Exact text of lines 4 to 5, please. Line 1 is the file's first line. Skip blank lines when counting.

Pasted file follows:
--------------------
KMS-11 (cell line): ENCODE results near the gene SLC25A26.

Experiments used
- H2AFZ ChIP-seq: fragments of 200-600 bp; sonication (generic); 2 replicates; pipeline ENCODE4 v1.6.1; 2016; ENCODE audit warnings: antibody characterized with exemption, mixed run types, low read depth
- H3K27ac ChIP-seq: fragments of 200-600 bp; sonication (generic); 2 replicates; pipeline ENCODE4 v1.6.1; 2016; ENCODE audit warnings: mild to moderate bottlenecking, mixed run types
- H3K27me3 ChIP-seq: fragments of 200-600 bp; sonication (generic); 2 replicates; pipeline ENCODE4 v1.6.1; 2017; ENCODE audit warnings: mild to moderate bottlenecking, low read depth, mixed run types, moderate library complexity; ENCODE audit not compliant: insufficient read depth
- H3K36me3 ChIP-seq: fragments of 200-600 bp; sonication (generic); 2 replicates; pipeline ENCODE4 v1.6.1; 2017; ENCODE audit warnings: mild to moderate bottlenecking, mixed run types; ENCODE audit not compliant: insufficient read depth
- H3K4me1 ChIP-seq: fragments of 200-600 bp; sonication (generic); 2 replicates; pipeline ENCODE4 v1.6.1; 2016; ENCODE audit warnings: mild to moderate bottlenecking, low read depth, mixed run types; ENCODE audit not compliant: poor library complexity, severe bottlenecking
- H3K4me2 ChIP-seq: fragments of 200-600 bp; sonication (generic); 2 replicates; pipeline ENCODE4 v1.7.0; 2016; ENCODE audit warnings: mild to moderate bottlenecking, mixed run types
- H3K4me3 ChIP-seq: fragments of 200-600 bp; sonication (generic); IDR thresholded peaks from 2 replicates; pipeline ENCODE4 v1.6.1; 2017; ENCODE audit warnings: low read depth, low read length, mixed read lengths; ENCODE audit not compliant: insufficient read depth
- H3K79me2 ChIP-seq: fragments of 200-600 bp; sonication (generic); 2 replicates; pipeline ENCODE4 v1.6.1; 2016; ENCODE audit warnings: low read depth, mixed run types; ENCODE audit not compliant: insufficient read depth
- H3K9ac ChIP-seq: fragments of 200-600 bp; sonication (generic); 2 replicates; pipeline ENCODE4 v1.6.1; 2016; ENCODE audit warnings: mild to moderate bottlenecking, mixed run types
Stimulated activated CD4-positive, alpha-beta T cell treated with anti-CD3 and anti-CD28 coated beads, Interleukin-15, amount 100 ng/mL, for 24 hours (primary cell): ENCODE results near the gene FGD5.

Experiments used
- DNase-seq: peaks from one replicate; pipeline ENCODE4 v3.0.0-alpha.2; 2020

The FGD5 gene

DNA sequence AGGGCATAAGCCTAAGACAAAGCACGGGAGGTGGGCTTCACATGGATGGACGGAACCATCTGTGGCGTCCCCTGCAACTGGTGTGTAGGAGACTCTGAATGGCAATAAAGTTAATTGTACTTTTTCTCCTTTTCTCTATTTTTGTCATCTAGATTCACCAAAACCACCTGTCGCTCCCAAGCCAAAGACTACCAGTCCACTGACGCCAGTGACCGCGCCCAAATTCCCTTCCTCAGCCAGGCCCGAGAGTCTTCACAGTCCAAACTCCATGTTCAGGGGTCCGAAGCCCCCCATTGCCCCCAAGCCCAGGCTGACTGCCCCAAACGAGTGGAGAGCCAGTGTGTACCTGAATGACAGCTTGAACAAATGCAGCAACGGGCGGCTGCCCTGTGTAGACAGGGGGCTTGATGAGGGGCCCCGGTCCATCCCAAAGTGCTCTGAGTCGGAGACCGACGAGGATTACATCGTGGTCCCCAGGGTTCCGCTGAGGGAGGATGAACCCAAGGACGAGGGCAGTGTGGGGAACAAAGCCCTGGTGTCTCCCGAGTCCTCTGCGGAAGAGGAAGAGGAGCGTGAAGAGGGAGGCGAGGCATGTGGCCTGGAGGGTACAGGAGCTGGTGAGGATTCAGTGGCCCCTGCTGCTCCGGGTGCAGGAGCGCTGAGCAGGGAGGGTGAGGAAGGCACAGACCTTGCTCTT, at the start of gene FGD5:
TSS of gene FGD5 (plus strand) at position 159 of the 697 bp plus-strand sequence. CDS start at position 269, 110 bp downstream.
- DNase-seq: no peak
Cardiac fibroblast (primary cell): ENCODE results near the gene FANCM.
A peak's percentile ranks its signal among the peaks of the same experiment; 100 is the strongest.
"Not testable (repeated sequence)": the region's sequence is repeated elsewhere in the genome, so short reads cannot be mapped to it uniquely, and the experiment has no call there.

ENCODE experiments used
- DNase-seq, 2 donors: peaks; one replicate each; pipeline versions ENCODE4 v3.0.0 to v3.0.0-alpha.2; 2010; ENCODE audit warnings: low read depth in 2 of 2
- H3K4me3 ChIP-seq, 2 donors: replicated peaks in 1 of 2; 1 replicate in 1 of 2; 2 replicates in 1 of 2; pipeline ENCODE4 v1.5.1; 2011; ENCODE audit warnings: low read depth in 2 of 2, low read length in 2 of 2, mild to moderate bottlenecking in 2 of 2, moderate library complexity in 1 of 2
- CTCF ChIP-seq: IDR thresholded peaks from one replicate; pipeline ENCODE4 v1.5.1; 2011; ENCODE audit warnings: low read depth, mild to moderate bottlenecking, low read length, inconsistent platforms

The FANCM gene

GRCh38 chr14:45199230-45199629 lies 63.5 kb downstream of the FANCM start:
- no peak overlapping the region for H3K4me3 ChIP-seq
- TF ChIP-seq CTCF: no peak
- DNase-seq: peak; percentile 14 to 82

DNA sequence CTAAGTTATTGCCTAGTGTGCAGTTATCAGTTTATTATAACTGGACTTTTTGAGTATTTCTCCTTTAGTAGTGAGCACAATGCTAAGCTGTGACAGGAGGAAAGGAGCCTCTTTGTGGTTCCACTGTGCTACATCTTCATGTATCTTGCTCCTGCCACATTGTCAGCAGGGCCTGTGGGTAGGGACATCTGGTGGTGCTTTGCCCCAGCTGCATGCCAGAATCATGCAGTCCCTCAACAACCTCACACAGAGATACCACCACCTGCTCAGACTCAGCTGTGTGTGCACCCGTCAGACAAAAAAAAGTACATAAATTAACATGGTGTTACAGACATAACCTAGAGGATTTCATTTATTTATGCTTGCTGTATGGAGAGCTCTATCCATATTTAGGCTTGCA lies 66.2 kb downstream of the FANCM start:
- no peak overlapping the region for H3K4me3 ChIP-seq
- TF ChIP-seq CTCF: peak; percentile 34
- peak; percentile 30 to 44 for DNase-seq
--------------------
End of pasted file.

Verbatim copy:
- H3K27ac ChIP-seq: fragments of 200-600 bp; sonication (generic); 2 replicates; pipeline ENCODE4 v1.6.1; 2016; ENCODE audit warnings: mild to moderate bottlenecking, mixed run types
- H3K27me3 ChIP-seq: fragments of 200-600 bp; sonication (generic); 2 replicates; pipeline ENCODE4 v1.6.1; 2017; ENCODE audit warnings: mild to moderate bottlenecking, low read depth, mixed run types, moderate library complexity; ENCODE audit not compliant: insufficient read depth